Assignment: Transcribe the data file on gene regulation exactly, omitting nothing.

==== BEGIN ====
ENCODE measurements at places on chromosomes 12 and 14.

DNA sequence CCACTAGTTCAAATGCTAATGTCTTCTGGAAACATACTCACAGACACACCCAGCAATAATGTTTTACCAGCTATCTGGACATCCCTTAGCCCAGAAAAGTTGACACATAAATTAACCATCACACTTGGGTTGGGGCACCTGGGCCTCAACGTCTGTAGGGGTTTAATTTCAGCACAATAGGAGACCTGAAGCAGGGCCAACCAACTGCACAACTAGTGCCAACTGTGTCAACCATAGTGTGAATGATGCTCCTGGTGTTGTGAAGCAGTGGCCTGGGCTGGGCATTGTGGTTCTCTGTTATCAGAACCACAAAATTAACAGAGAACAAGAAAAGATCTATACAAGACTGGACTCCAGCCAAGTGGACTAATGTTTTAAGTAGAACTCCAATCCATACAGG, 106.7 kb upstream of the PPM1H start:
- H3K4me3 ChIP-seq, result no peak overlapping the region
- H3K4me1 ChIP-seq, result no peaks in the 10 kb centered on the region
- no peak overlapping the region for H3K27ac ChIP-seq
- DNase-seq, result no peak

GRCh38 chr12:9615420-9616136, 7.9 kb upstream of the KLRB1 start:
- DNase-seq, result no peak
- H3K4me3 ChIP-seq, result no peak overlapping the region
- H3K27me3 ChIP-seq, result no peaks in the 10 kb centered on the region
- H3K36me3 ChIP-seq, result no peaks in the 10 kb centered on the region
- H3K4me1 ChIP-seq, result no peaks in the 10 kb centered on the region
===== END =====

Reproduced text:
ENCODE measurements at places on chromosomes 12 and 14.

DNA sequence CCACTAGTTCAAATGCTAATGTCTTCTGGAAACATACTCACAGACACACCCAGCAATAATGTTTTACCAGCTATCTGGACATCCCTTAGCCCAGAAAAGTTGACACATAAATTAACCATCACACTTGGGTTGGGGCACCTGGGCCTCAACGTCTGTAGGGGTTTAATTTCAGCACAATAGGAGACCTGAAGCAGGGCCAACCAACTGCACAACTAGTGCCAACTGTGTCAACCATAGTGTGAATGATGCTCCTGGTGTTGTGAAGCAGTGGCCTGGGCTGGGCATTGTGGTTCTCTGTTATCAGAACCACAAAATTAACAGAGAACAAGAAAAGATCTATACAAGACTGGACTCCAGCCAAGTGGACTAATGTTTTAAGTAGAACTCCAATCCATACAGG, 106.7 kb upstream of the PPM1H start:
- H3K4me3 ChIP-seq, result no peak overlapping the region
- H3K4me1 ChIP-seq, result no peaks in the 10 kb centered on the region
- no peak overlapping the region for H3K27ac ChIP-seq
- DNase-seq, result no peak

GRCh38 chr12:9615420-9616136, 7.9 kb upstream of the KLRB1 start:
- DNase-seq, result no peak
- H3K4me3 ChIP-seq, result no peak overlapping the region
- H3K27me3 ChIP-seq, result no peaks in the 10 kb centered on the region
- H3K36me3 ChIP-seq, result no peaks in the 10 kb centered on the region
- H3K4me1 ChIP-seq, result no peaks in the 10 kb centered on the region